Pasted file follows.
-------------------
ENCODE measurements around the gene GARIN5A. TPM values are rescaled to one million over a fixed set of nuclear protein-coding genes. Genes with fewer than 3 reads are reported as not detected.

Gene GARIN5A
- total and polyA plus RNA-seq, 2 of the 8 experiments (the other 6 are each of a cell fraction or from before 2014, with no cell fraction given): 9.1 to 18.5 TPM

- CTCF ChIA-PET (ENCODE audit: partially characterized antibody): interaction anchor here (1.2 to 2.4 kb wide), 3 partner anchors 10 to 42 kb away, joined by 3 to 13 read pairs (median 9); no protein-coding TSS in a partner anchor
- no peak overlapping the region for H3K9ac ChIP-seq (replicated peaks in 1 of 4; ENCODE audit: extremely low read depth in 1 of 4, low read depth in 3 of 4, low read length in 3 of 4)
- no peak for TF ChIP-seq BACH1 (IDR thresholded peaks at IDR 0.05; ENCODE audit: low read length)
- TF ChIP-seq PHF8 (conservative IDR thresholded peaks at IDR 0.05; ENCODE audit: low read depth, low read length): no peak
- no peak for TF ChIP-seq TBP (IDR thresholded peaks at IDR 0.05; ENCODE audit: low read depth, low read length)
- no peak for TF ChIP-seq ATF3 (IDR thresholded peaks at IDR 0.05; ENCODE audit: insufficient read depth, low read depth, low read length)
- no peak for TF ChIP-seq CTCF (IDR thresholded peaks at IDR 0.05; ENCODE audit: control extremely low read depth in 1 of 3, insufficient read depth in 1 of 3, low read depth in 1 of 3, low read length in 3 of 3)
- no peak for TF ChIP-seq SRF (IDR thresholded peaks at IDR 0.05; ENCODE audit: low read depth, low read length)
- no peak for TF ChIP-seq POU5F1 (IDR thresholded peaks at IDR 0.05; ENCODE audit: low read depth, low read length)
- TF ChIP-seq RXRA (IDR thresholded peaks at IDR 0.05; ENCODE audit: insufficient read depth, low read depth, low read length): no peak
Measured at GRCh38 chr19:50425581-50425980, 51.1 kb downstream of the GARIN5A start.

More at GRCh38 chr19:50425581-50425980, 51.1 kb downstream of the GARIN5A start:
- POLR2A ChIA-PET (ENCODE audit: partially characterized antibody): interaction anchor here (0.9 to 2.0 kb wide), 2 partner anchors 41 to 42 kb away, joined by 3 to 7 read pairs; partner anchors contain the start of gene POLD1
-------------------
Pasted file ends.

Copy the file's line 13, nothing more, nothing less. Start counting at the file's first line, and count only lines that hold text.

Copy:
- TF ChIP-seq RXRA (IDR thresholded peaks at IDR 0.05; ENCODE audit: insufficient read depth, low read depth, low read length): no peak